The changes Waid makes to Matt's life are also inspired. In lieu of his no-longer-very-secret identity, Murdock cannot practice law the way he used to, with accusations of him being a vigilante hero taking the attention away from whatever client he is defending. As a result, he's given his firm a new mission statement, transforming it from a standard legal operation into what is basically a crash course in law school, training those clients whom he believes in (and with his radar sense he knows who's telling the truth better than an official lie detector) the ins and outs of how to defend themselves in court. In most cases these are clients and cases no lawyer would touch, such as a storeowner going against the mob, and which Murdock with his new infamy couldn't hope to win. It's an original and crystalline portrayal of Matt's altruism and dedication to justice, and it provides not only humor and affection, but some brilliant legal centric scenes that ordinarily would not be at all interesting.
Waid enhances Matt's relationship to best friend and partner Foggy Nelson nimbly and with heart, shows us Matt's enjoyment of swinging around New York City solving a series of crises, and even explains some of the budgetary secrets of superheroics by showing Matt's tendency to messenger a new suit of clothes to wherever he'll end up post-Daredeviling. (An expensive recourse but as explained, better than fighting with a backpack, and in New York if you leave an expensive suit in an alley it won't be there when you get back. Simple and brilliant.)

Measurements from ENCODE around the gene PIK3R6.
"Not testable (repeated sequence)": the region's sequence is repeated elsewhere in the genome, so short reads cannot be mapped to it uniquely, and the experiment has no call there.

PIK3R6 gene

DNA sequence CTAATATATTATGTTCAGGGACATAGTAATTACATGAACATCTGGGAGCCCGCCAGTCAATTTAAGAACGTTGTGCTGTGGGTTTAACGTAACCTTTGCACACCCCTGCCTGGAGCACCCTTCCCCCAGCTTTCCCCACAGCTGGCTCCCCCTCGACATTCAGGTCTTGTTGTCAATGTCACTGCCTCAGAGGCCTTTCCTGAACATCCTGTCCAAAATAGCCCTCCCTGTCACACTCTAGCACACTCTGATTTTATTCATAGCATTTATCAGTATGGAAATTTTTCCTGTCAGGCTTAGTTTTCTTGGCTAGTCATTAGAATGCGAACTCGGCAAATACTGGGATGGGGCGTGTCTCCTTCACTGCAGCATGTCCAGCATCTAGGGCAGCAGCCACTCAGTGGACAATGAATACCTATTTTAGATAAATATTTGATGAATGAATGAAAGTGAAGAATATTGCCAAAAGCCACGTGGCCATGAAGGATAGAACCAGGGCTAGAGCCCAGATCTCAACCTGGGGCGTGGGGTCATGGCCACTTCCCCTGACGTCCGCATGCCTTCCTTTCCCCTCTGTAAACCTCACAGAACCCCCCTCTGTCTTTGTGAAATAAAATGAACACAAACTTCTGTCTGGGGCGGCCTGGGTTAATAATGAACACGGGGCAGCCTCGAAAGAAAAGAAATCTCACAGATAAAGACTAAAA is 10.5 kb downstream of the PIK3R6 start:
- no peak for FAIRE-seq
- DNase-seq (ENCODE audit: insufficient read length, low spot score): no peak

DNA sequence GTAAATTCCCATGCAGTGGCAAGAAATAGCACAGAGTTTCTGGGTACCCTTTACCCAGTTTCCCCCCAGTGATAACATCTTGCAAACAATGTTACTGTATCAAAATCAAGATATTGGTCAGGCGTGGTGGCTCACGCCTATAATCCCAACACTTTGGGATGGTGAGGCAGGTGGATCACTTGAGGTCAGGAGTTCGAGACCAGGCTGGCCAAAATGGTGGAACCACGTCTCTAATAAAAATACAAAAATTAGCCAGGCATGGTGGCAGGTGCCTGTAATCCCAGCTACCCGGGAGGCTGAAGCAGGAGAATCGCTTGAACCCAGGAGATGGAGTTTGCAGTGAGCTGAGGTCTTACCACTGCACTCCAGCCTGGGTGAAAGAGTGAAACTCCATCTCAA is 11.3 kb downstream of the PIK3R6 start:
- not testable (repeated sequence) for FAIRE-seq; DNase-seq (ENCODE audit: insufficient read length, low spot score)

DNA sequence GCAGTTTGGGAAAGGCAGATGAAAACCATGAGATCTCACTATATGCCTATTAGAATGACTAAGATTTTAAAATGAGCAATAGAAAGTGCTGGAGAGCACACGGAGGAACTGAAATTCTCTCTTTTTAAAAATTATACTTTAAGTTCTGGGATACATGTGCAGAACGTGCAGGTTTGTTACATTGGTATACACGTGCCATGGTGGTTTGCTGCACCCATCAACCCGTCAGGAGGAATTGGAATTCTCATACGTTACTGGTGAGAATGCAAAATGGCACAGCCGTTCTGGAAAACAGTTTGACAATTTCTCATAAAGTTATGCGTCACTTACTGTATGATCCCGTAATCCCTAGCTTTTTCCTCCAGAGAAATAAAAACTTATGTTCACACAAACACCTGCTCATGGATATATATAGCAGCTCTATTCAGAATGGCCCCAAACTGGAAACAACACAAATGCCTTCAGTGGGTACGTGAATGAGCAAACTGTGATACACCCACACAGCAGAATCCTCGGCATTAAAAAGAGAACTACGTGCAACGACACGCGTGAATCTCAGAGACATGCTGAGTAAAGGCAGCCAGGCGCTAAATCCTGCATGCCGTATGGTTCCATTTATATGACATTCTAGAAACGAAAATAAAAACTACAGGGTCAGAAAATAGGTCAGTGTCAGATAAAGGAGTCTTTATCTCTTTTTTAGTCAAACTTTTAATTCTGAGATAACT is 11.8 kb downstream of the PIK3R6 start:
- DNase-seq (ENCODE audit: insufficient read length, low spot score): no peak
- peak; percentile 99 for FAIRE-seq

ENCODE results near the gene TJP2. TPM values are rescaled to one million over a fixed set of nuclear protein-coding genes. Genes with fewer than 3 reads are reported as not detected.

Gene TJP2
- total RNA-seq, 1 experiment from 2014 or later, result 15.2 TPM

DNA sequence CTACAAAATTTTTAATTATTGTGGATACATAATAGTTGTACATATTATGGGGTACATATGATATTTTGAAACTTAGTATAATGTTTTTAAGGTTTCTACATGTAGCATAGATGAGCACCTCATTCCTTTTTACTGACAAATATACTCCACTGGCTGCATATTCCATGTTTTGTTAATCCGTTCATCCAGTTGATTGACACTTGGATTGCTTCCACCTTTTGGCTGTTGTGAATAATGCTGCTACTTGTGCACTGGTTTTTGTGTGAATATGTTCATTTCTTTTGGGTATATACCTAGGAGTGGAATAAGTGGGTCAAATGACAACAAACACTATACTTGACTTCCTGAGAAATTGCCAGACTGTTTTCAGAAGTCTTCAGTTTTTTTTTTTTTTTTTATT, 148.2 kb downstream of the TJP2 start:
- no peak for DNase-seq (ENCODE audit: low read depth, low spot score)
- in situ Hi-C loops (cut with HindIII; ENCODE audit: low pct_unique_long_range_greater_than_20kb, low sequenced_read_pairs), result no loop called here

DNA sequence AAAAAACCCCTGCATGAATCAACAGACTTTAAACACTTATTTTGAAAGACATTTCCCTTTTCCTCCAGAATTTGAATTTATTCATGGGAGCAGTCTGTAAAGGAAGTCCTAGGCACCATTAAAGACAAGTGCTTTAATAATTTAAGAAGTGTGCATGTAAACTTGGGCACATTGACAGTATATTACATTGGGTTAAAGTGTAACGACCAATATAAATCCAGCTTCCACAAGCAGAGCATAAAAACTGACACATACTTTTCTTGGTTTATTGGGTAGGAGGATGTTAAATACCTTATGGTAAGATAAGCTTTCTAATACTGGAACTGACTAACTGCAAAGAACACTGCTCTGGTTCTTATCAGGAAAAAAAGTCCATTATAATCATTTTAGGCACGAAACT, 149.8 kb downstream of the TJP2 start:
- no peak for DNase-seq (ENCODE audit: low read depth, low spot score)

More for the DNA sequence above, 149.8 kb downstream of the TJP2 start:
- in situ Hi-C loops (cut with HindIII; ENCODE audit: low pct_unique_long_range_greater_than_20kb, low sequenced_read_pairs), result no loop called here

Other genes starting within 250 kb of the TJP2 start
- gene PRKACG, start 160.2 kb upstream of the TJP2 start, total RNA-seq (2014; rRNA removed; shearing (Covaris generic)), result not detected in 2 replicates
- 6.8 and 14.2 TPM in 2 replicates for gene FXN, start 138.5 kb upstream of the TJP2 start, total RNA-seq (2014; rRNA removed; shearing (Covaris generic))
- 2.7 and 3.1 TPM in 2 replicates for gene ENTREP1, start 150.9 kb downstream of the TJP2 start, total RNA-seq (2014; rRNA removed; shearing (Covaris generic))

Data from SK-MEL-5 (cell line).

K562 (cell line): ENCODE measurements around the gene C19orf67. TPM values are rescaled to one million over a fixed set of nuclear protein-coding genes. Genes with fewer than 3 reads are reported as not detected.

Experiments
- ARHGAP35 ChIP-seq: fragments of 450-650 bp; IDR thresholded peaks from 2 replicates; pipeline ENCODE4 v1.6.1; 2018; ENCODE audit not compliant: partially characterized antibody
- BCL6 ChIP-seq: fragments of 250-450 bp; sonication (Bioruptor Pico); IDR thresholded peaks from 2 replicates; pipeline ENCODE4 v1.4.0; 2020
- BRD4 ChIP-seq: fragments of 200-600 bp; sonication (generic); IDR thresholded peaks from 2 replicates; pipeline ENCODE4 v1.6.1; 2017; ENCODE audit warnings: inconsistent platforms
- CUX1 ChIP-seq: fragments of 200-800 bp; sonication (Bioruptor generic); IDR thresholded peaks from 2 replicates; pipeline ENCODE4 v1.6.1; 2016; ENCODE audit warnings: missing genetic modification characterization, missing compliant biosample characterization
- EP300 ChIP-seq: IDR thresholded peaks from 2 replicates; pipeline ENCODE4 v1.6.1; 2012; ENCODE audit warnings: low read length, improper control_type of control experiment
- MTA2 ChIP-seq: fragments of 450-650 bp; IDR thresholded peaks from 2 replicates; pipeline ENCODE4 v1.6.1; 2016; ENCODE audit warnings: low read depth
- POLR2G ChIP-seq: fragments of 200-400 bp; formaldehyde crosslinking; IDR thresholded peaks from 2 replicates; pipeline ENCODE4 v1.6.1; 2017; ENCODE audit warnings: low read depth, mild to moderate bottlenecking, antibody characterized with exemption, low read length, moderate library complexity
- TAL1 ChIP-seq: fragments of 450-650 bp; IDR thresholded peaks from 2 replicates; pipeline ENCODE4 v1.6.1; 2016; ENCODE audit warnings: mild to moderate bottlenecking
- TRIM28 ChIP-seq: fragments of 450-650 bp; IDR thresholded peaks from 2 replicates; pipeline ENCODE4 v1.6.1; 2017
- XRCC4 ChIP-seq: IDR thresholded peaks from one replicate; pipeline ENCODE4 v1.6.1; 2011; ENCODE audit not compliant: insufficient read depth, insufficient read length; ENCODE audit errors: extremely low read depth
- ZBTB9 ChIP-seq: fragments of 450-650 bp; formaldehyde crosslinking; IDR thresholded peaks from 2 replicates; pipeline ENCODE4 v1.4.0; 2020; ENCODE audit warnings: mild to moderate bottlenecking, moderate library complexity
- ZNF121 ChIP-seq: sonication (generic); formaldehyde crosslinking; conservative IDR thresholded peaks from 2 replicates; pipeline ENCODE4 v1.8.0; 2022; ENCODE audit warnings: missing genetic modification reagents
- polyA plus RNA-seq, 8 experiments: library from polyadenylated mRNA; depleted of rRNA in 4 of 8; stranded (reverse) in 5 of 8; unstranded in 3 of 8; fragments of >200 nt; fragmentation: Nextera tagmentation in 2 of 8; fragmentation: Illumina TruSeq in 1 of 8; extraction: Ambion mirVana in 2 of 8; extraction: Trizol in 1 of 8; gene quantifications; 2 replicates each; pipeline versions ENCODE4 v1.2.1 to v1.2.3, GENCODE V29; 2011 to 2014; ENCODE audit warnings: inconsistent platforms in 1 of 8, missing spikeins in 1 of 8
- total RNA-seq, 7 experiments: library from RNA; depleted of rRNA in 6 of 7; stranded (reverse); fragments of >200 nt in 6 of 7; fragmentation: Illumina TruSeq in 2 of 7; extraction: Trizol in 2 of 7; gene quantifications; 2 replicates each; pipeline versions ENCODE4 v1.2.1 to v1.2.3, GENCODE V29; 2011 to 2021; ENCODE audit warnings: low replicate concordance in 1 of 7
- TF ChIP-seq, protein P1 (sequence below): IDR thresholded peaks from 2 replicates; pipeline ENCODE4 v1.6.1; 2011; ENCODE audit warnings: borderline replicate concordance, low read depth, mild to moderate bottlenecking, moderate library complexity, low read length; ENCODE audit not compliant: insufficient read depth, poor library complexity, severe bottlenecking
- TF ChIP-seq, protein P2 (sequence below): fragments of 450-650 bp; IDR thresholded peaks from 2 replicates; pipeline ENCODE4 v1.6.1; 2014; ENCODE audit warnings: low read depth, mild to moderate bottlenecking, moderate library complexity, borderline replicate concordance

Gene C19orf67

This issue ends with Matt consulting with a blind kid whose wrongful termination suit no one will take, and attempting to bolster his confidence and break him out of the depression he can sense in his voice and in the "stale air" and old food of the apartment. As they reach that place in a classic comic where the hero gives support and inspiration to the downtrodden victim, the final panel shows them framed in the window, covered in red marks from unseen snipers. This comic has heart and emotion, it has intelligence and legal intricacies, it has action and a cliffhanger, and it has Daredevil cracking jokes while fighting an enraged lion in the Bronx Zoo. It really doesn't get any better than this.
Honourable Mentions: Batman #1, Nightwing #1, Schism #4/Generation Hope #11
Though not as spectacular as our Best in Shows, these comics were very good, and helped make it a memorable week.
The DCnU's 52 #1s keep coming out, and for the first real time I find myself enjoying them. Interestingly enough, Batman and Nightwing are both in the Bat-family of books, which is the main franchise to come through the relaunch practically unchanged. Scott Snyder on Detective Comics was fantastic, and he seems to be keeping up the quality with his new, Bruce-centric title.